"The military has achieved some positive results in rounding up some of the prison escapees and in providing security in neighborhoods," he added.
Whether the 450,000-strong armed forces -- deployed to the streets for the first time since the mid-1980s -- will remain loyal to Mubarak is a key question for the nation's future.
More than 3,000 people have been arrested so far, including some looters and escaped prisoners, Nile TV reported.
Still, fear of anarchy and looting lingered Sunday. Shops and businesses were looted and abandoned police stations were stripped clean of their arsenals. Sidky estimated that 95 percent of businesses in Cairo were closed.
A body was found in front of the country's Interior Ministry Sunday morning, but there was no police presence nearby.
Charter flights will begin taking thousands of government dependents, nonessential employees and private American citizens out of Cairo on Monday, Assistant Secretary of State Janice L. Jacobs said Sunday.
Officials are looking at Istanbul, Turkey; Nicosia, Cyprus; and Athens, Greece, as possible destinations, although the list was not finalized Sunday afternoon, she said.
The staff of the Cairo Embassy has been closed indefinitely but has a 24-7 task force and call centers and has been overwhelmed by inquiries, Jacobs said.
Turkey sent two planes to Egypt on Sunday to begin evacuation of its citizens, Turkish foreign ministry spokesman Selcuk Una said.
In a statement carried by state television, Gen. Mohamad Tantawi, the defense minister in the sacked Egyptian government, urged the public to obey the 4 p.m.-8 a.m. curfew (9 a.m.-1 a.m. ET).
The curfew time on Monday will begin an hour earlier, at 3 p.m. (8 a.m. ET), and last until 8 a.m. (1 a.m. ET), Nile TV reported.
Tantawi was escorted to the network's headquarters by red-helmeted troops in a convoy of sport-utility vehicles. Later, Egyptian TV stations showed him walking in the streets of Cairo checking on troops.
Fighter jets began flying low over the crowd of tens of thousands minutes before the curfew was to begin. The jets flew so low, according to CNN staffers on the ground, that their cockpits could be seen.
A group of Egyptian troops fired warning shots at a car that tried to run a barricade around Tahrir Square, but the vehicle made it through the barricade and escaped, according to CNN photographer Joe Duran.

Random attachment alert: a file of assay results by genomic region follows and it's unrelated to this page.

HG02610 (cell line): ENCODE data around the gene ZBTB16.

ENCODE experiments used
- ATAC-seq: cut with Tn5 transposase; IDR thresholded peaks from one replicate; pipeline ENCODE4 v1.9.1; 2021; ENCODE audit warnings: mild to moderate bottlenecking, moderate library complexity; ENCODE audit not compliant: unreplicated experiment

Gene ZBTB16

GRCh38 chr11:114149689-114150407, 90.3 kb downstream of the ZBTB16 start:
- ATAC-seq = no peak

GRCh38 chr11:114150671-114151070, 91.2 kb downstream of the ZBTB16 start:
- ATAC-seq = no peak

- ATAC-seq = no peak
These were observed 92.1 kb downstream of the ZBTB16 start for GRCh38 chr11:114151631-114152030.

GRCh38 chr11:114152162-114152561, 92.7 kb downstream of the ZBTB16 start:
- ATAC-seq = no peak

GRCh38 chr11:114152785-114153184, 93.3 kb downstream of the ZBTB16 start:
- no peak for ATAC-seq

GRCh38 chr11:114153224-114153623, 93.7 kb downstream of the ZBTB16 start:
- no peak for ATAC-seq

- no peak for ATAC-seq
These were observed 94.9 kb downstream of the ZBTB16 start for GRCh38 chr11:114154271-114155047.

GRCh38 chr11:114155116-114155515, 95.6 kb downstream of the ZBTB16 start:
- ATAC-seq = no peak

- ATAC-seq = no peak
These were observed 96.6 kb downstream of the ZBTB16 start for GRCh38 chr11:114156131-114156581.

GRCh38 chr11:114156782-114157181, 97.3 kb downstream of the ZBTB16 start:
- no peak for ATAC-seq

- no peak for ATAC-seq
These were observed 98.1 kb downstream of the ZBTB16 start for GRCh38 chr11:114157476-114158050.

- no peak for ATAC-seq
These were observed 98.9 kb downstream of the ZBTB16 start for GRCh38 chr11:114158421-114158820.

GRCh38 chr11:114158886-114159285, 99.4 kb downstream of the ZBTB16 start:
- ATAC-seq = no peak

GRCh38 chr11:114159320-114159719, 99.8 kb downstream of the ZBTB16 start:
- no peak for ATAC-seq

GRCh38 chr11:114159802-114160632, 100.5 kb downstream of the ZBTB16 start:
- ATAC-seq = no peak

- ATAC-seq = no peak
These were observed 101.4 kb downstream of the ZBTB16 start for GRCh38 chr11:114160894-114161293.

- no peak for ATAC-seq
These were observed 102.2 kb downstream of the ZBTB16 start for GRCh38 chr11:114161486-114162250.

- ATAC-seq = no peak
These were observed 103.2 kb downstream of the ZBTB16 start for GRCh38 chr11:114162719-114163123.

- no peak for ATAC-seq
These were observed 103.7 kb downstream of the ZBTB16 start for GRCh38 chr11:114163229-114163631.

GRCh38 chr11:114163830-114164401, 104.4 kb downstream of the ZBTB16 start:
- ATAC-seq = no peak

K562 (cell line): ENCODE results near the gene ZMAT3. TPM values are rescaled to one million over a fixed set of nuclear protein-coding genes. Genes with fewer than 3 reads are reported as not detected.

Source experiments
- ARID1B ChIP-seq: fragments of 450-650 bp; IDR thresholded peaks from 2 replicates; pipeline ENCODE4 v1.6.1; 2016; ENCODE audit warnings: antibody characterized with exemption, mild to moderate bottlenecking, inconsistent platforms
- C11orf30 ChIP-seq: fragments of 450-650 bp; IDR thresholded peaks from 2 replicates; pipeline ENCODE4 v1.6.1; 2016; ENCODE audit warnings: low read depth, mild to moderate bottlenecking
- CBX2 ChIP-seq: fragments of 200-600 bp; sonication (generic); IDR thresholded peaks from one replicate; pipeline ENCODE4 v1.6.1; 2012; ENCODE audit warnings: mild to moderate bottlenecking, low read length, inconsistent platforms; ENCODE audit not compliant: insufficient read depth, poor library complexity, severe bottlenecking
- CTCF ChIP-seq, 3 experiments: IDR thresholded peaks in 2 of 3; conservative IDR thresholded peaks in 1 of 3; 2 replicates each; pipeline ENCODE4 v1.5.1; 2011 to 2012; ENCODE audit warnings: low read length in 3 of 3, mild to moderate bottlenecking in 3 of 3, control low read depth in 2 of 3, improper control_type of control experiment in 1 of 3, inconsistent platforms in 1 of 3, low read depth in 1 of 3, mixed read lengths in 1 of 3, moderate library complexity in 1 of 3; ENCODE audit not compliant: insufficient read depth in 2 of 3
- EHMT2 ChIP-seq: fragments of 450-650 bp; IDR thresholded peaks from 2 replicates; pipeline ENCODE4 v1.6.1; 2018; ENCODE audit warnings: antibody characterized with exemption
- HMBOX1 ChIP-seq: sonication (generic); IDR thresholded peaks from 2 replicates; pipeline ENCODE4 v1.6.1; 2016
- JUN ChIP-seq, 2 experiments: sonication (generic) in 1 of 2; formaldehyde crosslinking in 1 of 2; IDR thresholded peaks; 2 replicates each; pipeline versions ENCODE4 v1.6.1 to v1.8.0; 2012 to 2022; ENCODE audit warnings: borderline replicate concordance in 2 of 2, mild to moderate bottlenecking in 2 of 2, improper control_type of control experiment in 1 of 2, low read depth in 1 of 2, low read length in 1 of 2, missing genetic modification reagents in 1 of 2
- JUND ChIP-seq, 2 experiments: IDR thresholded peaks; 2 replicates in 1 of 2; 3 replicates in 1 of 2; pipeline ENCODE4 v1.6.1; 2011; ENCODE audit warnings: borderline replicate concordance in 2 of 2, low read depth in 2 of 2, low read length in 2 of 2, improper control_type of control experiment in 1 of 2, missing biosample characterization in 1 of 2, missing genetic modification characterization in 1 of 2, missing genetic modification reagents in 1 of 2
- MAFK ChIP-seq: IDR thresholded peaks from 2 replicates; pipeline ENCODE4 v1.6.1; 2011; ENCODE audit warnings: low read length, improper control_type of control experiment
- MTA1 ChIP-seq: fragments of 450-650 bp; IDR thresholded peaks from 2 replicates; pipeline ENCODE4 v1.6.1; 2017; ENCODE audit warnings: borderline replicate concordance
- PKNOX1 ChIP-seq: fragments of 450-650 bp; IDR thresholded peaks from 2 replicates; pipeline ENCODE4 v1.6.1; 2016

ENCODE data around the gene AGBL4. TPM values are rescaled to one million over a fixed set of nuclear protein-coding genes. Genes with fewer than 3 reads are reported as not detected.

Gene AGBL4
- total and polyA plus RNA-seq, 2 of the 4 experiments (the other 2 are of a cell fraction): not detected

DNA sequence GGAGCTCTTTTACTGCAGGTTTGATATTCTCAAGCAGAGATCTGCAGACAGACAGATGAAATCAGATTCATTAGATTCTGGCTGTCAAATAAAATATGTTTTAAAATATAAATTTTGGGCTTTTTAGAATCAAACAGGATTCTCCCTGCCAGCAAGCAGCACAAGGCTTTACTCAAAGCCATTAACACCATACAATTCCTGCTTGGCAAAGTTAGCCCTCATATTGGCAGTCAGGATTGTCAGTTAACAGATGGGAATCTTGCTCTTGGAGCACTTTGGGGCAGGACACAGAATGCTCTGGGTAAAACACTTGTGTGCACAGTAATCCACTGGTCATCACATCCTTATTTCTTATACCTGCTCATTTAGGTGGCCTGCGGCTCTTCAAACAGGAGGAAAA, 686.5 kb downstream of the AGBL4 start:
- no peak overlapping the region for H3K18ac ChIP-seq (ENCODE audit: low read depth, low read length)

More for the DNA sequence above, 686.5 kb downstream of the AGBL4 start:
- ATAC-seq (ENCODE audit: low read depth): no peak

One of the biggest concerns of many Egyptians in the wake of the chaos -- that prisoners could escape -- proved true this weekend. Nile TV said some prisoners broke out of Abu Zaabal prison in Cairo, though it was not immediately clear how many.
At the Ataa prison in Al Badrashin, a town in Giza, some prisoners broke out too. Roughly 1,000 inmates escaped from Prison Demu in Fayoum, southwest of Cairo, Nile TV reported early Sunday.
Cell phone and mobile Internet service appeared to have returned, but word of a possible new crackdown on communication emerged Sunday.
Egypt's Information Ministry announced that it was revoking Al-Jazeera's license and withdrawing accreditation of the network's staff, state media reported.
"The closing of our bureau by the Egyptian government is aimed at censoring and silencing the voices of the Egyptian people," the Al-Jazeera network said in a statement.
The network's Arabic-language channel was off the air in Egypt Sunday afternoon, but Al Jazeera English was still on the air.
Mubarak appointed his trusted and powerful intelligence chief, Omar Suleiman, as his deputy on Saturday, the first time the authoritarian regime has had such a post. Suleiman is well respected by the military and is credited with crushing an Islamic insurgency in the 1990s, for which he earned the ear of Western intelligence officials thirsting for vital information about regional terrorist groups.
Suleiman had a meeting Sunday with the head of the military and the interior minister, Egyptian TV network ESC reported.
Mubarak also asked Ahmed Shafik, the civil aviation minister in the cabinet that just stepped down, to form a new government, Nile TV reported. Shafik is a former Air Force officer with strong military connections.
The protests come weeks after similar disturbances sparked a revolution in Tunisia, forcing then-President Zine El Abidine Ben Ali to flee the country.
Both Egypt and Tunisia have seen dramatic rises in the cost of living in recent years and accusations of corruption among the ruling elite.
Tunisia-inspired demonstrations have also taken place in Algeria, Yemen and Jordan.
The Egyptian crisis reverberated across the world, with activists in cities including New York, Toronto and Geneva staging protests Saturday in support of those in Egypt, demanding that Mubarak step down.
Mubarak addressed the nation in a televised speech early Saturday. He said he asked his government to step down but he intended to stay in power.
"These protests arose to express a legitimate demand for more democracy, need for a greater social safety net, and the improvement of living standards, fighting poverty and rampant corruption," he said.
The aging president has ruled Egypt with an iron fist for three decades, and it was widely believed he was grooming his son, Gamal, as his successor -- a plan now complicated by demands for democracy.